This week I was thinking about the familiar story of Yeshua’s encounter with the rich young ruler (Mathew 19:16-30). In the story, the rich young man asks Yeshua about what more he must do in order to obtain eternal life. Truth be told, I always found this story a little puzzling. Originally I was under the impression, as is commonly taught, that this passage was speaking against being wealthy, and having many possessions. Although this interpretation could be plausible, over time I have also come to see something different.
I have found a nuance of something much deeper and related to our relationships with others rather than an abrogation of being wealthy. I came to this conclusion by asking the not so seemingly apparent question: If the wealthy young man was already observing the mitzvot, why did Yeshua tell him that the only way to obtain eternal life was to sell all of his possessions? For nothing in the Scriptures seems to allude to wealth and possessions as being equal to not being able to obtain eternal life.
Yeshua’s original response to the young man was simply, “If you want to obtain eternal life, observe the mitzvot (19:17b).” He than continued by citing five of the Ten Commandments, and the commandment to “Love your neighbor as yourself (Lev. 19:18 & Mark 12:31).” The young man stated that he had done those mitzvot, and wanted to know what more he needed to do.
I believe Yeshua’s response was posited to question the young man’s assuredness. The reason is because all the mitzvot cited by Yeshua fall into the category of “ben adam l’chavero,” mitzvot dealing with one’s relationship toward others, and putting others’ needs before your own. When Yeshua asked the young man if he was truly doing so, the young man was too quick to respond.
Being wealthy can put you in a difficult position. As it often forces you to put your own needs before others. With great wealth comes great responsibilities, and often those responsibilities cloud our judgment to see our priorities clearly.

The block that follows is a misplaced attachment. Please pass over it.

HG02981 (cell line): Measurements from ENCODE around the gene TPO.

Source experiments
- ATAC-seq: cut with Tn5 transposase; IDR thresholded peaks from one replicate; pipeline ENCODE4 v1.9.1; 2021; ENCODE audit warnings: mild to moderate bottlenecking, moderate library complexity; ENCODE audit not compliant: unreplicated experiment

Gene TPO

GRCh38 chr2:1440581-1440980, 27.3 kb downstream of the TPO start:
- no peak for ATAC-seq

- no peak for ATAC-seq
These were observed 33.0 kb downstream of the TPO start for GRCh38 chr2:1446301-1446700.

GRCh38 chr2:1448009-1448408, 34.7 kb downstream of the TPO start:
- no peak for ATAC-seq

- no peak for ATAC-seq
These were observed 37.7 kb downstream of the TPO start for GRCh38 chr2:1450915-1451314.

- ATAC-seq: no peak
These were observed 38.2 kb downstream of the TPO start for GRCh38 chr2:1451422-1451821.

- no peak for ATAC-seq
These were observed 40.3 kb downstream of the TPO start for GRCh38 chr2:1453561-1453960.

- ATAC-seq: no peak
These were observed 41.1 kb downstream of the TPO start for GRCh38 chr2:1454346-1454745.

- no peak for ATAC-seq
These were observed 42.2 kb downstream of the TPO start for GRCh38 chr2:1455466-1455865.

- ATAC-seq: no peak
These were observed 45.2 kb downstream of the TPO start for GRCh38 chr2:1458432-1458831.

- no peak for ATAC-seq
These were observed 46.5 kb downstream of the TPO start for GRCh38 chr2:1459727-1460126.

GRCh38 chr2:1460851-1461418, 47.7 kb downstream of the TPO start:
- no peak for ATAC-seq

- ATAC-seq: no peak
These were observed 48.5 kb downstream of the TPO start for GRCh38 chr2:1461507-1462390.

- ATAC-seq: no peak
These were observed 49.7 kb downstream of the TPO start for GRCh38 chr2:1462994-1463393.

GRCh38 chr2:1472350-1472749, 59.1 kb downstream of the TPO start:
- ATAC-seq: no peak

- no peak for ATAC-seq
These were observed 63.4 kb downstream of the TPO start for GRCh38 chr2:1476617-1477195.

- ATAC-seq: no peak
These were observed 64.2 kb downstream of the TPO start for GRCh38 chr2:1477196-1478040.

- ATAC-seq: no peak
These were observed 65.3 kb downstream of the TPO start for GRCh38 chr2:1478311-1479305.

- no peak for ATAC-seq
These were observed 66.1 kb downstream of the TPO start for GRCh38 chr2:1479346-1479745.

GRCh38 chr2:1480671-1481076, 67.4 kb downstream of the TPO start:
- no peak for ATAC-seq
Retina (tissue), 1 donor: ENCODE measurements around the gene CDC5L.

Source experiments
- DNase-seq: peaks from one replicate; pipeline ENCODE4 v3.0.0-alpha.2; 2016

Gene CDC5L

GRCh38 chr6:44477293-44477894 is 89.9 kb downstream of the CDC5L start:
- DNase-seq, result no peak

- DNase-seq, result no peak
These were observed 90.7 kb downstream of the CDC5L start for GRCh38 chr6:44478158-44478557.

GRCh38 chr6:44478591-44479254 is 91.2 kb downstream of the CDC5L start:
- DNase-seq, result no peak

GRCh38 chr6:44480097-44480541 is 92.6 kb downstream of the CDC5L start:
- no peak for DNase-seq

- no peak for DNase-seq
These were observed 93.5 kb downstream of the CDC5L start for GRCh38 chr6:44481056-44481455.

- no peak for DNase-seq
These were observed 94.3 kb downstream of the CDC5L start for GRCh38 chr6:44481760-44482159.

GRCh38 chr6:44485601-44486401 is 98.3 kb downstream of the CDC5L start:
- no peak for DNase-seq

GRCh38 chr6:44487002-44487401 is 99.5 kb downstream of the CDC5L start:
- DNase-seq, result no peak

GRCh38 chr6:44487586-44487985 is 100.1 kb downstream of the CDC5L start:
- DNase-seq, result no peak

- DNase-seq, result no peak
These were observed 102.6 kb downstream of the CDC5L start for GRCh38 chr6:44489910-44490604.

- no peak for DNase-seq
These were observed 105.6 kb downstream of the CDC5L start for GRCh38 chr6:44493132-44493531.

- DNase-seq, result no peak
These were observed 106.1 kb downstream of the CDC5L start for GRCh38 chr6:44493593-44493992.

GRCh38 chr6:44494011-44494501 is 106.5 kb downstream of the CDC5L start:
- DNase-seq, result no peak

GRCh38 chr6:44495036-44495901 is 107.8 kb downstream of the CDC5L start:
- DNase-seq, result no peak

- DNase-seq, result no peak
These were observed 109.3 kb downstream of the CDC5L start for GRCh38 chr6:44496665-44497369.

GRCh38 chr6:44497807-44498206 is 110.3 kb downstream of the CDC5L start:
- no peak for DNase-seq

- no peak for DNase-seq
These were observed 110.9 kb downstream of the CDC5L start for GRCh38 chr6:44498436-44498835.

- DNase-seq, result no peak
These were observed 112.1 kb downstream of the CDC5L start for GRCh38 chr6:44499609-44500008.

Each one of us may not be financially wealthy, but we each have gifts and talents that can possibly cloud our judgment as well. We can often feel like we are doing everything for G-d already, and when we ask what more G-d wants from us, we are often shocked by His response. We all feel there are things we cannot possibly give up because they are our tools which we use to serve Him. But what G-d really wants is our entire neshama, our entire self. We may be leaders, teachers, musicians, speakers, and artisans. And what G-d wants to know is, if asked to do so, would we be willing to trust Him with our gifts? Would we be willing to give those gifts and talents up for Him?
I am not saying that G-d expects you to give up your talents and gifts, as we are entrusted with those gifts to prepare the way for the coming of Mashiach. However, like the rich young ruler, G-d does often test our faith to determine which we trust more – our own abilities, or upon HaShem. We are all “wealthy.” As such, would we truly be willing to give it all up in order to follow Him? I pray that we would. For by being obedient in doing so, Yeshua assured us, “We will find our rewards in heaven (19:21).”